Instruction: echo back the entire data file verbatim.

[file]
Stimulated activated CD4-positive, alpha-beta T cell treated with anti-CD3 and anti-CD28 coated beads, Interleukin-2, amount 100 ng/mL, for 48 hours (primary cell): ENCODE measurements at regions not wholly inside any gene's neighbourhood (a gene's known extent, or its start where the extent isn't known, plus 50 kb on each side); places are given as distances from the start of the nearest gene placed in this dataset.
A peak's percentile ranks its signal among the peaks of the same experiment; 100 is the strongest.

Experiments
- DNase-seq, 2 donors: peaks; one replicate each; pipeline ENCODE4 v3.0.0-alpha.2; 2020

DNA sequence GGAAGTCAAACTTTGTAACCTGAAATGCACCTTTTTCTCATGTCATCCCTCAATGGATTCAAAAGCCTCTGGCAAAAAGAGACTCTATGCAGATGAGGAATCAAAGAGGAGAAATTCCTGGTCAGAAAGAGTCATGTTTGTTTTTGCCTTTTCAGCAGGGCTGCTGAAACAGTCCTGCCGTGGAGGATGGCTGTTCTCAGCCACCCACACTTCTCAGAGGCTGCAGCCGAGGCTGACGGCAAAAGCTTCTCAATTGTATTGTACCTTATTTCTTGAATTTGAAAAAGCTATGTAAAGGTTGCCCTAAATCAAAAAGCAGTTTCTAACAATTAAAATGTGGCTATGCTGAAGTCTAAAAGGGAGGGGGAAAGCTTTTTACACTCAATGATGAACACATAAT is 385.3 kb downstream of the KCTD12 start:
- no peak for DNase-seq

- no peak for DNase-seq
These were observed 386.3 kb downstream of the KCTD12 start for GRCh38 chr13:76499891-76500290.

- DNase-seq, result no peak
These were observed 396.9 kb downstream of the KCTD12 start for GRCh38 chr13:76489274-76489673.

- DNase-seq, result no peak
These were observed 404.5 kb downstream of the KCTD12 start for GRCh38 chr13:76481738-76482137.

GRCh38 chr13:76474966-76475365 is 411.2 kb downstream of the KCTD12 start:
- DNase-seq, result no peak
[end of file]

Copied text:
Stimulated activated CD4-positive, alpha-beta T cell treated with anti-CD3 and anti-CD28 coated beads, Interleukin-2, amount 100 ng/mL, for 48 hours (primary cell): ENCODE measurements at regions not wholly inside any gene's neighbourhood (a gene's known extent, or its start where the extent isn't known, plus 50 kb on each side); places are given as distances from the start of the nearest gene placed in this dataset.
A peak's percentile ranks its signal among the peaks of the same experiment; 100 is the strongest.

Experiments
- DNase-seq, 2 donors: peaks; one replicate each; pipeline ENCODE4 v3.0.0-alpha.2; 2020

DNA sequence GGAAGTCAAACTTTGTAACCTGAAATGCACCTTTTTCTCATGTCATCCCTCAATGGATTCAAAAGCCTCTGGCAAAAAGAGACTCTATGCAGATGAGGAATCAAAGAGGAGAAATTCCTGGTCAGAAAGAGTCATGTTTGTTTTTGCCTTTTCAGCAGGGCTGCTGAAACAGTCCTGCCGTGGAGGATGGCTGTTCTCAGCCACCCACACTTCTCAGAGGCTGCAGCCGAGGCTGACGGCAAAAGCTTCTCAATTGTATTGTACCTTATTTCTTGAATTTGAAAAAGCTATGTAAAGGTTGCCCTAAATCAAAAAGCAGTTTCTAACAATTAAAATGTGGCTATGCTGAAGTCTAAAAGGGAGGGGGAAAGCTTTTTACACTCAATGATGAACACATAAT is 385.3 kb downstream of the KCTD12 start:
- no peak for DNase-seq

- no peak for DNase-seq
These were observed 386.3 kb downstream of the KCTD12 start for GRCh38 chr13:76499891-76500290.

- DNase-seq, result no peak
These were observed 396.9 kb downstream of the KCTD12 start for GRCh38 chr13:76489274-76489673.

- DNase-seq, result no peak
These were observed 404.5 kb downstream of the KCTD12 start for GRCh38 chr13:76481738-76482137.

GRCh38 chr13:76474966-76475365 is 411.2 kb downstream of the KCTD12 start:
- DNase-seq, result no peak